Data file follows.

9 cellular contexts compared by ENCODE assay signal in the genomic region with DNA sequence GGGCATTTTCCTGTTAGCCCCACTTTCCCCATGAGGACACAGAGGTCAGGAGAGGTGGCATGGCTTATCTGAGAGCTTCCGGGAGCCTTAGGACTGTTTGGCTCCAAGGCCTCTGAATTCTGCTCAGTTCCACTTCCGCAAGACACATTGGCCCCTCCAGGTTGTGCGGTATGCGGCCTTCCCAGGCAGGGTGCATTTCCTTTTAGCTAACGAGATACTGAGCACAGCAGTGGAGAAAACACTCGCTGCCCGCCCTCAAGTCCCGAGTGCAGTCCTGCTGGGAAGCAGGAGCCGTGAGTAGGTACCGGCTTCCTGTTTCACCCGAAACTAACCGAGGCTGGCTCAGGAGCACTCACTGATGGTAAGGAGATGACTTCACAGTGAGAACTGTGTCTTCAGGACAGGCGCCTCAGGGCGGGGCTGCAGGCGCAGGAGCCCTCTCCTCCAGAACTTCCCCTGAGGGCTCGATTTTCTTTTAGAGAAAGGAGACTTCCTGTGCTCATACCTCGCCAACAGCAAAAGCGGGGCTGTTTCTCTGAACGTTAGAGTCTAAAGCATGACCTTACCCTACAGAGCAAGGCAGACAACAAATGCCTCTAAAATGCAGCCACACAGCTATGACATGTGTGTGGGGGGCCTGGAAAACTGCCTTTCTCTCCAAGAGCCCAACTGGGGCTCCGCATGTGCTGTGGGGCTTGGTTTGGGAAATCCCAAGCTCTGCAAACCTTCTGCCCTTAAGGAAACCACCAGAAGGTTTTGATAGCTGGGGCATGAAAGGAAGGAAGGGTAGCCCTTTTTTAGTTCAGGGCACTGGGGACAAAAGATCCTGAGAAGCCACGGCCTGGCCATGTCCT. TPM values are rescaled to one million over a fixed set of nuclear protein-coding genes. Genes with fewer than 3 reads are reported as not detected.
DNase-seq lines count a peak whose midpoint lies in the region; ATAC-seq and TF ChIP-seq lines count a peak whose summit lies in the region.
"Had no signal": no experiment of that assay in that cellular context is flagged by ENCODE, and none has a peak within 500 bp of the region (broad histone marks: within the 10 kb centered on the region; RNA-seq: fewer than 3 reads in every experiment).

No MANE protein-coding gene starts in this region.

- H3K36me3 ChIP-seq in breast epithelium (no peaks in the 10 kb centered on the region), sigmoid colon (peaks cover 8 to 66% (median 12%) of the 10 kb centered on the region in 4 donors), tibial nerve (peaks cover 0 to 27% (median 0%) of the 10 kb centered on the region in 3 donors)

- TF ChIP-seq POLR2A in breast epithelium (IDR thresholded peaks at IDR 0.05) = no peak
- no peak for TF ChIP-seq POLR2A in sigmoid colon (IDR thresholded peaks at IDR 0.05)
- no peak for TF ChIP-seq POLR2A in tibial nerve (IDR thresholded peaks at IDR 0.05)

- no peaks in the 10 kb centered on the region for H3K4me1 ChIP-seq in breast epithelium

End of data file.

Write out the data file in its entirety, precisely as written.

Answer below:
9 cellular contexts compared by ENCODE assay signal in the genomic region with DNA sequence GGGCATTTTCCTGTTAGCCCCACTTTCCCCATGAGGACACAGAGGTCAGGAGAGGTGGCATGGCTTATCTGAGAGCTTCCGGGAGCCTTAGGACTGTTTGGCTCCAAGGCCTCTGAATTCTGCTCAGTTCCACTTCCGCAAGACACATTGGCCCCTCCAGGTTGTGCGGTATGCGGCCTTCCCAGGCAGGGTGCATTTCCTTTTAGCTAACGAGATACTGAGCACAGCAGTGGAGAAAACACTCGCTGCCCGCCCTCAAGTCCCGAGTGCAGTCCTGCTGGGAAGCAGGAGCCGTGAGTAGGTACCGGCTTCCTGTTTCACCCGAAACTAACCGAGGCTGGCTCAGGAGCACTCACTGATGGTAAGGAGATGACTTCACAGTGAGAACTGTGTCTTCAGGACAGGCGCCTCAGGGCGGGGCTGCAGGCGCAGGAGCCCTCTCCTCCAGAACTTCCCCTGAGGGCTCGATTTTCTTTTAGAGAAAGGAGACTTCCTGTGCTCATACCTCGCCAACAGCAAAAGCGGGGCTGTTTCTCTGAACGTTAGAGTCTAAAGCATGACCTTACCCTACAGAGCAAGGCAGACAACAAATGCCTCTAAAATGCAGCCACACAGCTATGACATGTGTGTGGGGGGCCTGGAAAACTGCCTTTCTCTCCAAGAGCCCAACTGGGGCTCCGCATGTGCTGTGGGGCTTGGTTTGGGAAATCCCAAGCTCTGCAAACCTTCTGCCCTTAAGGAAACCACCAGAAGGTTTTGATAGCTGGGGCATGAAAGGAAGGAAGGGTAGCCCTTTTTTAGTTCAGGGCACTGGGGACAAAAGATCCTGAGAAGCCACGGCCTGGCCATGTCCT. TPM values are rescaled to one million over a fixed set of nuclear protein-coding genes. Genes with fewer than 3 reads are reported as not detected.
DNase-seq lines count a peak whose midpoint lies in the region; ATAC-seq and TF ChIP-seq lines count a peak whose summit lies in the region.
"Had no signal": no experiment of that assay in that cellular context is flagged by ENCODE, and none has a peak within 500 bp of the region (broad histone marks: within the 10 kb centered on the region; RNA-seq: fewer than 3 reads in every experiment).

No MANE protein-coding gene starts in this region.

- H3K36me3 ChIP-seq in breast epithelium (no peaks in the 10 kb centered on the region), sigmoid colon (peaks cover 8 to 66% (median 12%) of the 10 kb centered on the region in 4 donors), tibial nerve (peaks cover 0 to 27% (median 0%) of the 10 kb centered on the region in 3 donors)

- TF ChIP-seq POLR2A in breast epithelium (IDR thresholded peaks at IDR 0.05) = no peak
- no peak for TF ChIP-seq POLR2A in sigmoid colon (IDR thresholded peaks at IDR 0.05)
- no peak for TF ChIP-seq POLR2A in tibial nerve (IDR thresholded peaks at IDR 0.05)

- no peaks in the 10 kb centered on the region for H3K4me1 ChIP-seq in breast epithelium